I've read books about the bombing of Japan (the fire bombs and the atomic bombings) and I knew of the horrors. I understood there would be limits to what a comic book could illustrate, so I didn't have the highest expectations when it came to realism. I was surprised. True, the comic couldn't capture the destruction, the darkness, the stench, but it really did quite a fine job introducing images that burn into the reader's mind, much more than I imagined was possible anyway.

Barefoot Gen (which refers to the first book in the series and not the series itself from this point forward) is an introduction to the Nakaoka family. The book takes place in the middle of 1945 and shows the day-to-day life of the average Japanese civilian during war. Food is sparse. Hope is dying. But the Nakaoka family has it particularly hard because they oppose the war and are branded as traitors. Most of Barefoot Gen illustrates the trials and struggle the family has internally and externally. The bomb doesn't fall until the end, which was a wise choice on the author's part, getting the reader fully acquainted with the family first.

This is a really great comic depiction of Hiroshima before and during the atomic bombing. I've already started the second in the series, entitled The Day After. I did have two small complaints about this first book. The first is that there is quite a bit of comic mischief throughout, squabbles that lead to fights which seem to be played for laughs. It reminded me of Looney Toons cartoons. Perhaps this is just the style, but it did distract from the story line and didn't really seem to fit in with the ethics of this pacifist family. The second issue is that the story seems to be anti-Japanese. Perhaps this will be rectified in later volumes when Gen actually meets the occupying forces, but in this first volume, the Nakaoka family seems to blame Japan for all that is happening. A more balanced account is certainly welcome.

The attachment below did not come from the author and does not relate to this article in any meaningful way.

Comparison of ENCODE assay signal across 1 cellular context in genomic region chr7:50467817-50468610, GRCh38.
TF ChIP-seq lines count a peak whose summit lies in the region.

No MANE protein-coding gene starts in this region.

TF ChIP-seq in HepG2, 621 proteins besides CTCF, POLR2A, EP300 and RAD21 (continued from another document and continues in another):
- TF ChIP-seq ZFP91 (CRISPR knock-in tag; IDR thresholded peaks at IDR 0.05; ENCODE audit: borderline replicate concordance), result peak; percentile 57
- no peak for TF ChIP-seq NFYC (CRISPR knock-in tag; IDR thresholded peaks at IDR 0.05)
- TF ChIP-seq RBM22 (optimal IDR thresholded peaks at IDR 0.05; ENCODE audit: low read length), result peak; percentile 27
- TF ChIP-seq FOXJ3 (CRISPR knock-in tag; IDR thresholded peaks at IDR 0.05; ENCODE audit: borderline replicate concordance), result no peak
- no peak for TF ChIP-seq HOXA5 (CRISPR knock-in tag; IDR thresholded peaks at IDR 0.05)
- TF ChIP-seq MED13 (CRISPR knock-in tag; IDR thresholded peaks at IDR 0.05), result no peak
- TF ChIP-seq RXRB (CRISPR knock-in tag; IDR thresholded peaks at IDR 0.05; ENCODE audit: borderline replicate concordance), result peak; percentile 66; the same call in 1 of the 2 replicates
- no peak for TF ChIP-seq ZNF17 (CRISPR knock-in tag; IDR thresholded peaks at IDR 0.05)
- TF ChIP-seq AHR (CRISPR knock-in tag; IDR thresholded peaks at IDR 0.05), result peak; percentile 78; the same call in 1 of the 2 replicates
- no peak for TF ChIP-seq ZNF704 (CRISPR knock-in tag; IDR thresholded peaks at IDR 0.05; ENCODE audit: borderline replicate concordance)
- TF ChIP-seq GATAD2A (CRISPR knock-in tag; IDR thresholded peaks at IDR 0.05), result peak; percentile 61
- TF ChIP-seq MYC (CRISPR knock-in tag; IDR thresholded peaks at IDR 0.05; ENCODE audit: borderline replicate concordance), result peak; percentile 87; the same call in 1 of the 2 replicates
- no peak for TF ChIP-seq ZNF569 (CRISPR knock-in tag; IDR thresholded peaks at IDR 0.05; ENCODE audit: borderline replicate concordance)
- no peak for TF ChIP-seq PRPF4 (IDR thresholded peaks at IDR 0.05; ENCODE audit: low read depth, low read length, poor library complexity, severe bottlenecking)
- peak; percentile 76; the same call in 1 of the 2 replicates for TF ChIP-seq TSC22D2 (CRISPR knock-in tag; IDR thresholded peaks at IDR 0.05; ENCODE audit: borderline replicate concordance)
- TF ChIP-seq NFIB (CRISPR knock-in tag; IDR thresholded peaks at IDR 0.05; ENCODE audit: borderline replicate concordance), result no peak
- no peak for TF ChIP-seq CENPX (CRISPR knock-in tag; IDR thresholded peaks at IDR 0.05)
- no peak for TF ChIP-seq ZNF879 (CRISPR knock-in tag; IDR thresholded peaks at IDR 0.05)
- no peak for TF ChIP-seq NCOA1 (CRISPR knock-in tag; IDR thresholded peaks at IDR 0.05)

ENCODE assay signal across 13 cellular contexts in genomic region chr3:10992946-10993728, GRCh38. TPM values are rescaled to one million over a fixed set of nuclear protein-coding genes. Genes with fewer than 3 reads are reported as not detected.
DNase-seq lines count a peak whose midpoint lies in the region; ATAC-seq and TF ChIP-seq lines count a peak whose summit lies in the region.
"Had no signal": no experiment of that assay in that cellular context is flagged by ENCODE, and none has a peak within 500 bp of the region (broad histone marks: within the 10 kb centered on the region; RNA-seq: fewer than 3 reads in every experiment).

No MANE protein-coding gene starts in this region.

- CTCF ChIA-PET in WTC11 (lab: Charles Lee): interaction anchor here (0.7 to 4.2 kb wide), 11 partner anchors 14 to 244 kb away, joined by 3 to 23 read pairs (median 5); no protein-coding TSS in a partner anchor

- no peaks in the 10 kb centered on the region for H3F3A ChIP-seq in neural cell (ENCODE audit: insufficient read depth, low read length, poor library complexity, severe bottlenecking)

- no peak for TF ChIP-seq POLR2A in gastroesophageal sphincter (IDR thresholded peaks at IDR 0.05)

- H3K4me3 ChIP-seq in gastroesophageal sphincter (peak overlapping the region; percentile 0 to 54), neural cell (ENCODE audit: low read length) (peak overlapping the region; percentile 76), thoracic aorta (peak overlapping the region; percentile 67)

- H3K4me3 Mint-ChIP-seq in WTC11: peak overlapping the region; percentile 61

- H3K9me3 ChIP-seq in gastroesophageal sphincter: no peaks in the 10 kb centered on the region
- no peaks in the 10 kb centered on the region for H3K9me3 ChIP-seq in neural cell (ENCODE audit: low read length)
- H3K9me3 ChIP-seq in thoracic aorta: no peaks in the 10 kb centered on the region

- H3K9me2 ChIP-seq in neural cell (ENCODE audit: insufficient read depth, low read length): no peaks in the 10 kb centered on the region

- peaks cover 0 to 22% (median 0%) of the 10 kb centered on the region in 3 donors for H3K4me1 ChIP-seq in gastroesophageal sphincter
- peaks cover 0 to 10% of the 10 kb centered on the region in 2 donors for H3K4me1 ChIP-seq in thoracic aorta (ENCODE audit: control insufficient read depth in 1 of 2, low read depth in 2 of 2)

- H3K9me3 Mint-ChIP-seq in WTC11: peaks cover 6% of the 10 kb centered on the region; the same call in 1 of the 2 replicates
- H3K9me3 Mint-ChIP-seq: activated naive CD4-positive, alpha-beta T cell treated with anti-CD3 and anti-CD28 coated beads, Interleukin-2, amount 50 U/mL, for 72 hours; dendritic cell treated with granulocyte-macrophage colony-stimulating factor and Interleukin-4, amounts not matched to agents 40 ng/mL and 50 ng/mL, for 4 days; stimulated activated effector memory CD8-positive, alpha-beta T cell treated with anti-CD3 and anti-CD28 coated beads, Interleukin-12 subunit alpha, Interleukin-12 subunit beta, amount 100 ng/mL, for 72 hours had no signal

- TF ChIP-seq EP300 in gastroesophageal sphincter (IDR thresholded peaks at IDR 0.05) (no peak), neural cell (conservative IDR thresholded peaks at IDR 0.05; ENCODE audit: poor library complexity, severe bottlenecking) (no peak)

For those wanting an introduction to nuclear warfare and those who can appreciate a good comic, I recommend Barefoot Gen. (Just know that the contents may haunt you for a while). ( )
  chrisblocker | Jan 28, 2016 |
Amazing biographical graphic novel. The characters in the family unit at the work's center are beautifully realized (particularly the combative/loving relationship between the two brothers), and the strong anti-war message of the work blazes from the pages. This volume in the series highlights the deprivation and misery of Hiroshima's citizens leading up to and including the bombing in WWII. The simplistic astro boy-cartoon style of the art is a product of the time period and, in my opinion, does not detract from the gravity and horror of the events. Stunning and heartbreaking. ( )
  LadyBill | Jan 23, 2016 |
I think this should be required reading for anyone studying the Second World War. ( )
  LJMax | Aug 21, 2015 |
How much worse do things have to get before people wake up?
They should turn their anger against the men who started the, no each other ( )
  sam.amadei | Jul 31, 2014 |
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Author nameRoleType of authorWork?Status
Keiji Nakazawaprimary authorall editionscalculated
Spiegelman, ArtIntroductionsecondary authorsome editionsconfirmed
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Amazon.com Product Description (ISBN 0867196025, Paperback)

This harrowing story of Hiroshima was one of the original Japanese manga series. New and unabridged, this is an all-new translation of the author's first-person experiences of Hiroshima and its aftermath, is a reminder of the suffering war brings to innocent people. Its emotions and experiences speak to children and adults everywhere. Volume one of this ten-part series details the events leading up to and immediately following the atomic bombing of Hiroshima.

(retrieved from Amazon Thu, 12 Mar 2015 17:59:59 -0400)

(see all 2 descriptions)

This captivating story of Hiroshima was one of the original Japanese manga series. New and unabridged, this is an all-new translation of the author's first-person experiences of Hiroshima and its aftermath, a reminder of the suffering war brings to innocent people. Its emotions and experiences speak to children and adults everywhere. Volume One of this ten-part series details the events leading up to and immediately following the atomic bombing of Hiroshima.… (more)

(summary from another edition)